STERLING HEIGHTS, Mich. – “Adding to the Melting Pot: Ukrainians in Detroit” was a session topic featured at the annual “Michigan in Perspective” local history conference held in Sterling Heights on March 3-4. Although the roads were icy outside, inside the Wyndham Garden Hotel, the air proved electric as nearly 600 history aficionados gathered to attend 25 breakout sessions over the course of two days. Vera Andrushkiw, president of the Detroit Regional Council of the Ukrainian National Women’s League of America and vice-president of the U.S.-Ukraine Foundation, was invited to host a session. Coincidentally, the event was held at the same time that the film “Bitter Harvest” about the Ukrainian Holodomor was playing in local theaters.
A report by the Associated Press says that Paul Manafort, U.S. President Donald Trump’s former campaign chairman, secretly proposed a political strategy to benefit Russian President Vladimir Putin and undermine his opponents. Citing several people familiar with payments to Mr. Manafort and business records it obtained, the AP report on March 22 said that the American businessman proposed the plan to Oleg Deripaska, a Kremlin-connected Russian tycoon, as early as June 2005. It said the proposed plan was aimed at influencing politics, business dealings and news coverage across the United States, Europe, and the former Soviet Union in ways that would favor Mr. Putin. Mr. Manafort eventually signed a contract worth $10 million with Mr. Deripaska and had a business relationship with him until at least 2009, AP said. The report appears to contradict earlier statements by the Trump administration, and Mr. Manafort himself, that he had never worked for Russian interests.
JENKINTOWN, Pa. – On Thursday, April 6, at 2 p.m. in the Manor College auditorium, Manor College will host a dialogue on the topic “Ukraine – Education as the Battlefront of Democracy.”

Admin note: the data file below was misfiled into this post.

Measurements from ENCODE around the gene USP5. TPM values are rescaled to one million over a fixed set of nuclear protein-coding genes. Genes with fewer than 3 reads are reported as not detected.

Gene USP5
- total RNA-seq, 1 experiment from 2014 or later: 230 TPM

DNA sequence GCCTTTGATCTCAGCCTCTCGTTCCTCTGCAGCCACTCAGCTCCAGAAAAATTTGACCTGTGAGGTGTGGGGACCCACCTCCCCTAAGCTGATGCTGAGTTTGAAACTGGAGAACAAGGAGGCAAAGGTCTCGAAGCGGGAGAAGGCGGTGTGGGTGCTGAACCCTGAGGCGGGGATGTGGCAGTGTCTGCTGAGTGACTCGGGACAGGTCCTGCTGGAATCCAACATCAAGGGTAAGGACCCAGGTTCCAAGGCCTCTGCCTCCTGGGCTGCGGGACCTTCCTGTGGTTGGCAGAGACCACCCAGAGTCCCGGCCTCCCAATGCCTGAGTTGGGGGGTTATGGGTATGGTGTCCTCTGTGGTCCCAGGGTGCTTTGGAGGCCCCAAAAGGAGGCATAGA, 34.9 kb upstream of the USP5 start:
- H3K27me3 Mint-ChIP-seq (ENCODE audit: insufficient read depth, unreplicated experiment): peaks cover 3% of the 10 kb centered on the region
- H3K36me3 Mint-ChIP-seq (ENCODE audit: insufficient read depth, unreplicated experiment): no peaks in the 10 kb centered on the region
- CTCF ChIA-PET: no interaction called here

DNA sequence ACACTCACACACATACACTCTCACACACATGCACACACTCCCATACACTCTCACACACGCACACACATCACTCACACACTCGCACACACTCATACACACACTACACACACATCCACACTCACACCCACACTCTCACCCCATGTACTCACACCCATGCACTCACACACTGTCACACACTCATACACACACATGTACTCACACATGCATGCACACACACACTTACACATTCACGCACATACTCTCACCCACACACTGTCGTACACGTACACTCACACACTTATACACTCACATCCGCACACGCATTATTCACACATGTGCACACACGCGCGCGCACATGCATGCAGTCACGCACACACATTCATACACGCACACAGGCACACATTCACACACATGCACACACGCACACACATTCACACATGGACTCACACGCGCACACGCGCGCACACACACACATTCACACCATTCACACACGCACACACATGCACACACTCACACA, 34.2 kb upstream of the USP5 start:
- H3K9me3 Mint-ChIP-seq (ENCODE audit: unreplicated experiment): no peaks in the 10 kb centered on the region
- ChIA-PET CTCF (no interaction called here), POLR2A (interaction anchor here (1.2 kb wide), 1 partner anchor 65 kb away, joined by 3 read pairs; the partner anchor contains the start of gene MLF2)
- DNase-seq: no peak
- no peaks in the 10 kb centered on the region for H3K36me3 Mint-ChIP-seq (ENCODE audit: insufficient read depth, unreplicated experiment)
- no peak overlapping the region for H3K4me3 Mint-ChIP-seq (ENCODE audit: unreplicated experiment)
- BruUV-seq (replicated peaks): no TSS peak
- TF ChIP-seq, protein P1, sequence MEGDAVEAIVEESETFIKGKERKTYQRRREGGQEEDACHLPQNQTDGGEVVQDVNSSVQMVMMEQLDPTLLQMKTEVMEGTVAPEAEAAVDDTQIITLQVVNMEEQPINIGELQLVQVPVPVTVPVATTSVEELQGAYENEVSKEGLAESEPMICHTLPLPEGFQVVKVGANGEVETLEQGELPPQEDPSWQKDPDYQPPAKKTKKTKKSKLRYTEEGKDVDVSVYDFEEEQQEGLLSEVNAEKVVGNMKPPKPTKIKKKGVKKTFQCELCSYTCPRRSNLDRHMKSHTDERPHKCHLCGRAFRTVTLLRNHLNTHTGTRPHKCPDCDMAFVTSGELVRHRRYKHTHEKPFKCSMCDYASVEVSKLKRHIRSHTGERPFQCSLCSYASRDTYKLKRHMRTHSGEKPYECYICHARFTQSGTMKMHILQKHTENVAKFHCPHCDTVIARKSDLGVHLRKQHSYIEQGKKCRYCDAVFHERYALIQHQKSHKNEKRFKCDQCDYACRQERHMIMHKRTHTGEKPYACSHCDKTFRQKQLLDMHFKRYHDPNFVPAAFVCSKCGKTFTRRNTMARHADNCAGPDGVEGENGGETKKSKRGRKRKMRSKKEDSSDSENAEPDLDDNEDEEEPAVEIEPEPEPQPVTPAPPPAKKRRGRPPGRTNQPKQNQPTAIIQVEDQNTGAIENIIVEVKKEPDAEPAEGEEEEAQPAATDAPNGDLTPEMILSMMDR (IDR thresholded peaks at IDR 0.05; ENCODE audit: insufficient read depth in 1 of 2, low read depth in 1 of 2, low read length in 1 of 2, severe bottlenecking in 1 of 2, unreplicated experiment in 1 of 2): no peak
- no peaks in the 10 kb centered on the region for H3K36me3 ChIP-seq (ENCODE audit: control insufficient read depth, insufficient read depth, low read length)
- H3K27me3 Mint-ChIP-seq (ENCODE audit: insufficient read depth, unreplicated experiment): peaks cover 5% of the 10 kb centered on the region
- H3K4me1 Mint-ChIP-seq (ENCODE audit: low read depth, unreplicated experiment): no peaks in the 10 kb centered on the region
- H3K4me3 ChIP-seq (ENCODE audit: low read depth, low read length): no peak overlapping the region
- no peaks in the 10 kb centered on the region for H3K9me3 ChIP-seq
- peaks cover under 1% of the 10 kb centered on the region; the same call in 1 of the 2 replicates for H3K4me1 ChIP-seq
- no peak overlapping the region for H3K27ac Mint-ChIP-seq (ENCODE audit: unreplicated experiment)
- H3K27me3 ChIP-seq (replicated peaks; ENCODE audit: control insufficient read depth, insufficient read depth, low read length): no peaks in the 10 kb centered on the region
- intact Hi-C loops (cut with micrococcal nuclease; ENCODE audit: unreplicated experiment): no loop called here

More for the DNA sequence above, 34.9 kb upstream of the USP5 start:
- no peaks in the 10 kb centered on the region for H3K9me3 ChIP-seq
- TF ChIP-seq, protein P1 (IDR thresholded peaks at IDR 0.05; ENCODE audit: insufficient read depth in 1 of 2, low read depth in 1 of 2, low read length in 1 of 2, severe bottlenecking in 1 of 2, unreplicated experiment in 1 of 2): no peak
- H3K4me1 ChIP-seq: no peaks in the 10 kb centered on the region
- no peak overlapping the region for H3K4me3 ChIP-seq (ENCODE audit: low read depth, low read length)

This dialogue will examine the most crucial areas of educational reform needed in Ukraine in order to protect and preserve free and democratic ideals. Currently, the chief looming crises in Ukrainian education are conflicting ideals held by post-Communist era sympathizers who have failed to embrace Western philosophies, and pay-to-GPA corruption, whereby those entrusted with educating Ukraine’s students are accepting cash for grades. Is there hope for reform and increased international credibility of the Ukrainian educational system? Can the Ukrainian community and concerned Americans help Ukraine to resolve these crises?
KYIV – Ukraine’s National Security and Defense Council halted the flow of road and rail cargo traffic in the occupied Donetsk and Luhansk oblasts, following a decision during an ad hoc meeting on March 15. The measure also ordered the Security Service of Ukraine (known as the SBU) to probe the banks that have capital from state-owned Russian financial institutions and to, “within a day, provide relevant proposals, in particular, the introduction of sanctions against them.”
President Petro Poroshenko said he convened the extraordinary meeting due to a trade blockade that Donbas war veterans, helped by a group of lawmakers mostly from the Samopomich party, had started six weeks ago. The blockade had led to clashes between the pro-blockade activists and police in Donetsk Oblast and in Kyiv on March 14, as well as reciprocal measures enacted by the Kremlin-installed proxies in the occupied parts of easternmost Donetsk and Luhansk oblasts. Nationwide protests in support of the blockaders in at least 13 cities in 12 regions also were held this week. Pro-blockade lawmakers from the Samopomich and Batkivshchyna parties assert that the trade helps prop up the Kremlin-installed proxies in the Donbas and say the business ties are “tainted with blood.”
In turn, Mr. Poroshenko called the blockade, which started on January 25, counterproductive to restoring sovereignty over the territory Kyiv doesn’t control.
ByChristopher Guly / Special to The Ukrainian Weekly |
OTTAWA – The day after Chrystia Freeland was appointed Canadian foreign affairs minister in January, the Russian Embassy in Ottawa contacted a member of the Canadian Parliamentary Press Gallery with information about her late Ukrainian maternal grandfather, Michael Chomiak. Justin Ling, features editor of VICE News Canada, told The Ukrainian Weekly that one of his regular contacts at the Embassy, whom he chose not to identify, was “pushing the narrative” that Mr. Chomiak was not just the chief editor of the Krakow-based Ukrainian-language Krakivski Visti (Krakow News), he was also “working with the Nazis,” who controlled the newspaper. Mr. Ling, who is also VICE’s parliamentary correspondent in Ottawa, chose not to take the bite. “The story was neither publicly relevant nor publicly important, and I chose not to publish it – and it was a story being shopped by the Russians,” he said in an interview. However, stories about Mr. Chomiak’s alleged Nazi connections soon popped up on the Internet.